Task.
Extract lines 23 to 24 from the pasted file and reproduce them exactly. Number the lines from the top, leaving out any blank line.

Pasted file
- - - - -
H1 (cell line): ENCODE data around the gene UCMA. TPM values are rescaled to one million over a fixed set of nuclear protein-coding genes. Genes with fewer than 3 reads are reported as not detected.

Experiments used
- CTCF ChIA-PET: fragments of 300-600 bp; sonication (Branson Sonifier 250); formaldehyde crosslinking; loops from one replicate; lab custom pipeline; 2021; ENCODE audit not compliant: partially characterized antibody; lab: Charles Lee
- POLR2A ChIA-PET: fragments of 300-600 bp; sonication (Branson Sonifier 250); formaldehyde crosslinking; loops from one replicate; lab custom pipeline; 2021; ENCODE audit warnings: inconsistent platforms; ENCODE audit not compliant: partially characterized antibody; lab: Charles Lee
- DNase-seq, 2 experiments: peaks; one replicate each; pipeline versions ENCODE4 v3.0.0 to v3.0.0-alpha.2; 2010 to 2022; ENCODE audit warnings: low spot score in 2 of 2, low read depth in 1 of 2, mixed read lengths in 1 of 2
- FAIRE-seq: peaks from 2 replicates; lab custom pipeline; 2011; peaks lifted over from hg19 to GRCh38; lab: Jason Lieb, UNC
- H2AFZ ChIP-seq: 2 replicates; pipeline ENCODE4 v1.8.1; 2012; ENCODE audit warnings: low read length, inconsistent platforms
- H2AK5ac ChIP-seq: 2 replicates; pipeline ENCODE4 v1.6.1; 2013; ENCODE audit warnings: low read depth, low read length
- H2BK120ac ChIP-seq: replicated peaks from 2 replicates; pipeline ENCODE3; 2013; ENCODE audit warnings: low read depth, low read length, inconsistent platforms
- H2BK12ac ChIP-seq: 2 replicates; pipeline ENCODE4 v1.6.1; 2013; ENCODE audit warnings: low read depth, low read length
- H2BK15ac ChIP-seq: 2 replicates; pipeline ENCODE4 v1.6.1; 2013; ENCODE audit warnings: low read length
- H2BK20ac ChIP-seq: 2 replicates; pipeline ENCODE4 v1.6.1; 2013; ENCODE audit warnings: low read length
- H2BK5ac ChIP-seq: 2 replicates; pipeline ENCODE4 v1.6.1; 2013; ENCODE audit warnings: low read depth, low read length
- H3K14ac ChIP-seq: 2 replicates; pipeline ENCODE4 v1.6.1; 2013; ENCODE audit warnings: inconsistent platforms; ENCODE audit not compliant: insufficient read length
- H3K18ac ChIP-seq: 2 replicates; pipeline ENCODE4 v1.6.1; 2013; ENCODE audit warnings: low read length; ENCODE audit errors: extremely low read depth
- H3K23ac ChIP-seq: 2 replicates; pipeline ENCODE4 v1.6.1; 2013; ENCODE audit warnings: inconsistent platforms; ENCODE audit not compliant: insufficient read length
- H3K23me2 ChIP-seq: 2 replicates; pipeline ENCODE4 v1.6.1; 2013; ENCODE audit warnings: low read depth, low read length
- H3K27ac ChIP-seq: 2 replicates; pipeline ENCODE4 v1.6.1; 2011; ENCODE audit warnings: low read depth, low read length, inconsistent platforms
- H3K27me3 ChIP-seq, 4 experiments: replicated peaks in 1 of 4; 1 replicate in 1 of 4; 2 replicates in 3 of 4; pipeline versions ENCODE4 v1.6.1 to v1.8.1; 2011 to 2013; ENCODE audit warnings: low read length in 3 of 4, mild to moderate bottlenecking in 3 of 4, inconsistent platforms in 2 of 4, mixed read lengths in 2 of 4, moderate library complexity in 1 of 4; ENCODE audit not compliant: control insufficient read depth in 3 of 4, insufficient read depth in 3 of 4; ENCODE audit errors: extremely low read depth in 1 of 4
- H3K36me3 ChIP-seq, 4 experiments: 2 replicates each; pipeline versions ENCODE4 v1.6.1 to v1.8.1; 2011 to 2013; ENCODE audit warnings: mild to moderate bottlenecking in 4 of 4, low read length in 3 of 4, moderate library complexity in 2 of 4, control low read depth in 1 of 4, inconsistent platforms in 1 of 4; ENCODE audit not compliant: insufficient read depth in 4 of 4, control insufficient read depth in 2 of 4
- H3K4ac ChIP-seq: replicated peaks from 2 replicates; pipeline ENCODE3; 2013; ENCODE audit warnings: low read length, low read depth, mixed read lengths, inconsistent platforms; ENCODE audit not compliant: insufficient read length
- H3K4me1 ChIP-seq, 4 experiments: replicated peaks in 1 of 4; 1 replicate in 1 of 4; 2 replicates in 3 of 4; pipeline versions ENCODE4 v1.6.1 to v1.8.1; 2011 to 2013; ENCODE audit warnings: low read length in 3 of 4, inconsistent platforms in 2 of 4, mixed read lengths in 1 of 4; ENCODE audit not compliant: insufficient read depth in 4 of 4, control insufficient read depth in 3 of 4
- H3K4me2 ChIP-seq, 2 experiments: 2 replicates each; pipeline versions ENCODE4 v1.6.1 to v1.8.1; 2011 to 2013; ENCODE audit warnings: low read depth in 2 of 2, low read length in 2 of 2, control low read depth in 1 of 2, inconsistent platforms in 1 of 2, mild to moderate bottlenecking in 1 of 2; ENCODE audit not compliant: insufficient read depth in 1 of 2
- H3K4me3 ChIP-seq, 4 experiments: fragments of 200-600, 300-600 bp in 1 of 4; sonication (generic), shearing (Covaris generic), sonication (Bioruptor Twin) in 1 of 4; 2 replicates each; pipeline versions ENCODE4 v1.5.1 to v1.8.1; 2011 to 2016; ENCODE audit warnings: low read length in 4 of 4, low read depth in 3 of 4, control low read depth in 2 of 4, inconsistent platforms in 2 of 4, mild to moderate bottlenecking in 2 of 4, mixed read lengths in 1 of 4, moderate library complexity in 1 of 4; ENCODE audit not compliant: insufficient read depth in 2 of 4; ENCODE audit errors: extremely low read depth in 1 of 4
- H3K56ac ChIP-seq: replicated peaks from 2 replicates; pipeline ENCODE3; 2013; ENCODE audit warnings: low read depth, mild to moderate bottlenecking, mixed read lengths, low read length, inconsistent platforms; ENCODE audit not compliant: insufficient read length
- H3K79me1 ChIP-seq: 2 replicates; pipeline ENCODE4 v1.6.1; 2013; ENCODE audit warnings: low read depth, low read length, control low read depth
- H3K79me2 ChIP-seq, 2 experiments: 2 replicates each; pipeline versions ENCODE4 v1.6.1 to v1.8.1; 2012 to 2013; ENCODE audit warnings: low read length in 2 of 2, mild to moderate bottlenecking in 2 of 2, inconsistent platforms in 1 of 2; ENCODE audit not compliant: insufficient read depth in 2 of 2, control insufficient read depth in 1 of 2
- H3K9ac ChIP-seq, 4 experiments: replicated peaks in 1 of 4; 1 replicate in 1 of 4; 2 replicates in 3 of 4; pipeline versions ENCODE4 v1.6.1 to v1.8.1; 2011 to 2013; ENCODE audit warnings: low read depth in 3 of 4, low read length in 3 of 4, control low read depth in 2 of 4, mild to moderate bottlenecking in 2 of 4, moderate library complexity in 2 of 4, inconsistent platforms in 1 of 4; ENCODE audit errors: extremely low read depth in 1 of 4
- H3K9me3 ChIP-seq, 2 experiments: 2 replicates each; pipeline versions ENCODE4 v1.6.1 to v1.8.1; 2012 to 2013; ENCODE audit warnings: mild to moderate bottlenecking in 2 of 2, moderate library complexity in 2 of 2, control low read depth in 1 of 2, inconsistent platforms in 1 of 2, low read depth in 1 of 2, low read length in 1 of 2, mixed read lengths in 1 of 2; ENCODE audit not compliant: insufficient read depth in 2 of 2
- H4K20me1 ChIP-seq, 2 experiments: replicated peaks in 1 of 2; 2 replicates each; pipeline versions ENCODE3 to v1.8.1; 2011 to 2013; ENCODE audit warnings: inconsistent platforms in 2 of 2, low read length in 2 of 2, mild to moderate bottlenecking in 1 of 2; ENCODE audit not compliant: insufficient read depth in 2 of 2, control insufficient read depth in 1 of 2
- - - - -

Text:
- H3K4me2 ChIP-seq, 2 experiments: 2 replicates each; pipeline versions ENCODE4 v1.6.1 to v1.8.1; 2011 to 2013; ENCODE audit warnings: low read depth in 2 of 2, low read length in 2 of 2, control low read depth in 1 of 2, inconsistent platforms in 1 of 2, mild to moderate bottlenecking in 1 of 2; ENCODE audit not compliant: insufficient read depth in 1 of 2
- H3K4me3 ChIP-seq, 4 experiments: fragments of 200-600, 300-600 bp in 1 of 4; sonication (generic), shearing (Covaris generic), sonication (Bioruptor Twin) in 1 of 4; 2 replicates each; pipeline versions ENCODE4 v1.5.1 to v1.8.1; 2011 to 2016; ENCODE audit warnings: low read length in 4 of 4, low read depth in 3 of 4, control low read depth in 2 of 4, inconsistent platforms in 2 of 4, mild to moderate bottlenecking in 2 of 4, mixed read lengths in 1 of 4, moderate library complexity in 1 of 4; ENCODE audit not compliant: insufficient read depth in 2 of 4; ENCODE audit errors: extremely low read depth in 1 of 4